Venkatraghavan S agnimile at gmail.com
Tue Oct 31 13:42:58 EDT 2017

```The previous posts in this topic are available here:

have been looking at the second definition of mithyAtvam, प्रतिपन्नोपाधौ
त्रैकालिकनिषेधप्रतियोगित्वं. In the previous post, the objection that this
definition of mithyAtva was in effect a definition of asat was raised and
refuted. Now the naiyyAyika pUrvapakshi raises a few objections to this
definition (this is not raised by the nyAyAmritakAra). In classical nyAya
tradition, each word in the definition is analysed, faults identified and
refinements proposed to the definition.

नन्वेवं सति यावत्सदधिकरणात्यन्ताभावप्रतियोगित्वम् पर्यवसितम् | That being
so, the result is that the definition of mithyAtva is equivalent to the
absolute absence of a thing in any real substratum.

Space according to the naiyyAyika has no substratum, AdhAra, ie it does not
however mean that space is a non-existent entity in nyAya. As defined, the
definition of mithyAtva (the absence of an object in a real substratum)
would also apply to space (as the absolute absence of space is present in
all substrata, according to the naiyyAyika). However, the naiyyAyika would
be unwilling to accept that space a mithyA object. If not mithyA, what kind
of an object is space in nyAya?

The absence of AdhAra Adheya sambandha for an object is technically called
avritti in nyAya. Thus, according to the logician, space is avritti, not
mithyA.

A syllogism where the sAdhya is present universally is called kevala
anvayi. As the absence of space in a locus is universal, the naiyyAyika
calls the atyantAbhAva of AkAsha as kevalAnvayi.

तथाच केवलान्वय्यत्यन्ताभावप्रतियोगिषु अवृत्तिषु गगनादिषु तार्किकाणाम्
सिद्धसाधनम् ; that being so, this definition suffers from siddhasAdhanam.
The absolute absence of space in every substratum, which happens to be
kevala anvayi, is classified as avritti according to the logicians, and
already known. One need not postulate a new category of mithyA to describe
avritti.

यदधिकरणं यत्सत् तन्निष्ठात्यन्ताभावप्रतियोगित्वं तस्य मिथ्यात्वमिति
विवक्षायां, therefore, to avoid this defect, the following refinement is
made: if in the particular substratum of an object, the absolute absence of
the object is present, the object is to be understood as mithyA.

The naiyyAyika says there is a further defect even after this refinement.
If an object is in a substratum, then the substratum and the object have a
relationship, a sambandha, based on which, the object is present in that
locus. The object is not present in that substratum with any other
sambandha.

One sambandha is called samyoga, when the object and the substratum are in
physical contact. Another sambandha is called samavAya, where the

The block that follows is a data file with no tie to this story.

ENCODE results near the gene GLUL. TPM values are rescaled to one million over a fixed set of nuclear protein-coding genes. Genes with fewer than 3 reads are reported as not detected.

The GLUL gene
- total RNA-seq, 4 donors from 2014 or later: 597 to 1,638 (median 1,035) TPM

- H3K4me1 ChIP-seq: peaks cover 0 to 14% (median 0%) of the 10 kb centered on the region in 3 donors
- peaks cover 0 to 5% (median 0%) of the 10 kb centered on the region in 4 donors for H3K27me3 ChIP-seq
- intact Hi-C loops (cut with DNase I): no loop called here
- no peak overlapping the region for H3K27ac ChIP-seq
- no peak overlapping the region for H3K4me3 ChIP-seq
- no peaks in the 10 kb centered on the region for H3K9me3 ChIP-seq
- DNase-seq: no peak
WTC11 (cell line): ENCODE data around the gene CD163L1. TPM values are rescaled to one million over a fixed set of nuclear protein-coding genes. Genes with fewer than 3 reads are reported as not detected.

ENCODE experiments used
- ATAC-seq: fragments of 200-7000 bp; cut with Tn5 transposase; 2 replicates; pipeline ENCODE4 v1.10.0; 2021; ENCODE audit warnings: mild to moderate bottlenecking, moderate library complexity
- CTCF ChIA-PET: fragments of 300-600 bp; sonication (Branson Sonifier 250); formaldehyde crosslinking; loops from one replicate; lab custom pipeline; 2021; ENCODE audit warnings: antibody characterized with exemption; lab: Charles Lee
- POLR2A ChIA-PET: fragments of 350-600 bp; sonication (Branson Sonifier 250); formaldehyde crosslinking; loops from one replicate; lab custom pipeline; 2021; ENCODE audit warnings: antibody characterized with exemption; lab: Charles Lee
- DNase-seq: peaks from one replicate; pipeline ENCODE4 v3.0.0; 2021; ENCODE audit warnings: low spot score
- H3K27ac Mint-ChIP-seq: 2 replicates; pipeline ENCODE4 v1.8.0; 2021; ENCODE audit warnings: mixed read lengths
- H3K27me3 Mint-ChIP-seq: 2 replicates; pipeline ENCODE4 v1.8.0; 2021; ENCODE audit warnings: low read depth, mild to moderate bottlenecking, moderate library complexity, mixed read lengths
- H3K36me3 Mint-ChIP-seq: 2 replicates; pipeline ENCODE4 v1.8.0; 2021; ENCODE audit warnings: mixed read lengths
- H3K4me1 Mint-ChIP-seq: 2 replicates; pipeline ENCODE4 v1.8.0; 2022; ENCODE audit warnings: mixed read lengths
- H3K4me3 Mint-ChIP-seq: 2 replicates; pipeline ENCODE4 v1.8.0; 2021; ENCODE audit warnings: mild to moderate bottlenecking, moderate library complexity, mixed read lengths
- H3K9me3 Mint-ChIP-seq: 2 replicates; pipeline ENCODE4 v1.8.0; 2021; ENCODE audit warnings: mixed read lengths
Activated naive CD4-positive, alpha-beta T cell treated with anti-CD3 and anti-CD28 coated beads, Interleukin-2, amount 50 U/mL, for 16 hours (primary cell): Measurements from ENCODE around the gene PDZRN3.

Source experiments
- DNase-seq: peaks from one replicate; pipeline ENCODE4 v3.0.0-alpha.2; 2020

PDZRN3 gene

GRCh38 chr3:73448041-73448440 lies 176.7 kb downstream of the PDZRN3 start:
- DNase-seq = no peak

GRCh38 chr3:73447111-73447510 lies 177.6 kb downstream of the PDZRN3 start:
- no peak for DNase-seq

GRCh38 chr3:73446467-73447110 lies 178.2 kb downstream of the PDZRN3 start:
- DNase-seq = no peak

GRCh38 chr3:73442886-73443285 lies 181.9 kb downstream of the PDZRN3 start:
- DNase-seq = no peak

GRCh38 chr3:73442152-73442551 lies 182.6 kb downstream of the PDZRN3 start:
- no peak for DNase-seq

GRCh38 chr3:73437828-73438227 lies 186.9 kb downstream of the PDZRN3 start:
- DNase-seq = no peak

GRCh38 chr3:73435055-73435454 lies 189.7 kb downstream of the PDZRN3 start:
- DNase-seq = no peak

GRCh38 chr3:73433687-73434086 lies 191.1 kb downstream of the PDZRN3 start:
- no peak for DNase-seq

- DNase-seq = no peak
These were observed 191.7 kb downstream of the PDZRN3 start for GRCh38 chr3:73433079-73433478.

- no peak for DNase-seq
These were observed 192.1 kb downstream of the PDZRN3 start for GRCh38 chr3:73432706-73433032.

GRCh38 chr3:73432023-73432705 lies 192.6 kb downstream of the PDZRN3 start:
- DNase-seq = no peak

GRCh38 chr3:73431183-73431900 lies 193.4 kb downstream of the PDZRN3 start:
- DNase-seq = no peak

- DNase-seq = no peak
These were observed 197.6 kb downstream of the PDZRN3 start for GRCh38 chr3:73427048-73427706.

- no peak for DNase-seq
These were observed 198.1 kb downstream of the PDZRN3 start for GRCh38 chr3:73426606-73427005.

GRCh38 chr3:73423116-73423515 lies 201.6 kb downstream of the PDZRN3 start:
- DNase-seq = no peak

object-substratum pair have a part-whole, cause-effect, or
attribute-substance relationship. When a pot is on the ground, it has
samyoga sambandha with the ground. On the other hand, the relationship
between the pot and clay is samavAya sambandha. When considering clay as
the substratum of the pot, the pot is "present" in the clay with samavAya
sambandha, but not with samyoga sambandha. Therefore, according to the
naiyyAyika, it is well established that between every object and its locus,
there exists a sambandha, along with which, the object is present in a
substratum, and another sambandha along with which, the object is not
present in the same substratum.

Thus, if the definition of mithyA is that a specific object is not present
in a specific substratum in all three periods of time, that is already well
known to the naiyyAyika - he already knows that every object is not present
in its substratum with a particular sambandha.

अधिकरणपदेनावृत्तिनिराकरणेऽपि संयोगसंबन्धेन समवायसंबन्धेन वा यत् घटाधिकरणम्
समवायसंबन्धेन संयोगसंबन्धेन वा घटस्य तन्निष्ठात्यन्ताभावप्रतियोगितया
सर्वेषु वृत्तिमत्सु दुरुद्धरं सिद्धसाधनम्  ।

अधिकरणपदेनावृत्तिनिराकरणेऽपि Even though the avritti of the word substratum
in the definition was remedied, संयोगसंबन्धेन समवायसंबन्धेन वा यत्
घटाधिकरणम् because a pot and its locus can either have samyoga sambandha or
samavAya sambandha respectively
समवायसंबन्धेन संयोगसंबन्धेन वा घटस्य तन्निष्ठात्यन्ताभावप्रतियोगितया it
establishes the absence of the pot in that locus along with the samavAyA or
samyoga sambandha respectively. That is, if the pot is present with samyoga
sambandha is present, it is absent with samavAya sambandha and vice versa.
सर्वेषु वृत्तिमत्सु दुरुद्धरं सिद्धसाधनम् this condition will be met for
every object and its locus. Therefore even this refined definition will

येन संबन्धेन यद्यस्याधिकरणं तेन संबन्धेन
तन्निष्ठात्यन्ताभावप्रतियोगित्वमिति विवक्षायां, Suppose this definition is
further refined such that if an object having a specific relationship with
a specific locus is absolutely absent in that locus with that relationship,
then that object is mithyA -

अव्याप्यवृत्तिषु संयोगदिषु सिद्धसाधनम् this too suffers from the defect of
siddha sAdhanam, in the case of the samyoga sambandha being both present
and absent, like in the case of avyApvya vritti.

To explain, let us consider the example of a monkey on a tree. The monkey
and the tree have samyoga sambandha. A particular monkey is sitting on a
particular tree. Therefore, it is already accepted that this specific
monkey-tree samyonga sambandha has an abhAva everywhere else apart from
this tree. Within this tree also, the samyoga sambandha is present only on
the top of the tree, and not in the bottom. Thus the monkey with samyoga
sambandha is present in the top of the tree and absent in the bottom.  When
an object is both present and absent in the same location, it is termed
avyApya vritti in nyAya. This is already known, thus defining mithyA in

The siddhikAra says:
इति चेन्न if this is the argument, no.

येन रूपेण यदधिकरणतया यत् प्रतिपन्नं तेन रूपेण
तन्निष्ठात्यन्ताभावप्रतियोगित्वस्य प्रतिपन्नपदेन सूचितत्वात् |  If a
particular object that appears in a particular locus is not present in that
locus, then that object is said to be mithyA. This is indicated by the word
pratipannam in the definition of mithyA.

There is a flaw in the naiyyayika's argument. It must be noted that the
contact of the monkey with the tree is in the top part of the tree, not the
bottom. The substratum should be taken as the top of the tree, not the tree
in general. It will be avyApya vritti only if the monkey is both in contact
and not in contact with the same part of the tree.

तच्च रूपम् संबन्धविशेष: अवच्छेदकविशेषश्च | The locus is qualified in two
ways - by sambandha and by localisation (avacChedaka)

नहि संबन्धविशेषमन्तरेण भूतले घटाधिकरणता प्रतीयते | The ground appears as
the substratum for the pot only with a particular sambandha, and not
without.

अवच्छेदकविशेषमन्तरेण वा वृक्षे कपिसम्योगाधिकरणता | The locus of the contact
of the monkey with the tree is limited to a specific location.

तथाच येन सम्बन्धविशेषेण येन चावच्छ्चेदकविशेषेण यदधिकरणताप्रतीतिर्यत्र
भवितुमर्हति, तेनैव सम्बन्धविशेषेण तेनैव चावच्छ्चेदकविशेषेण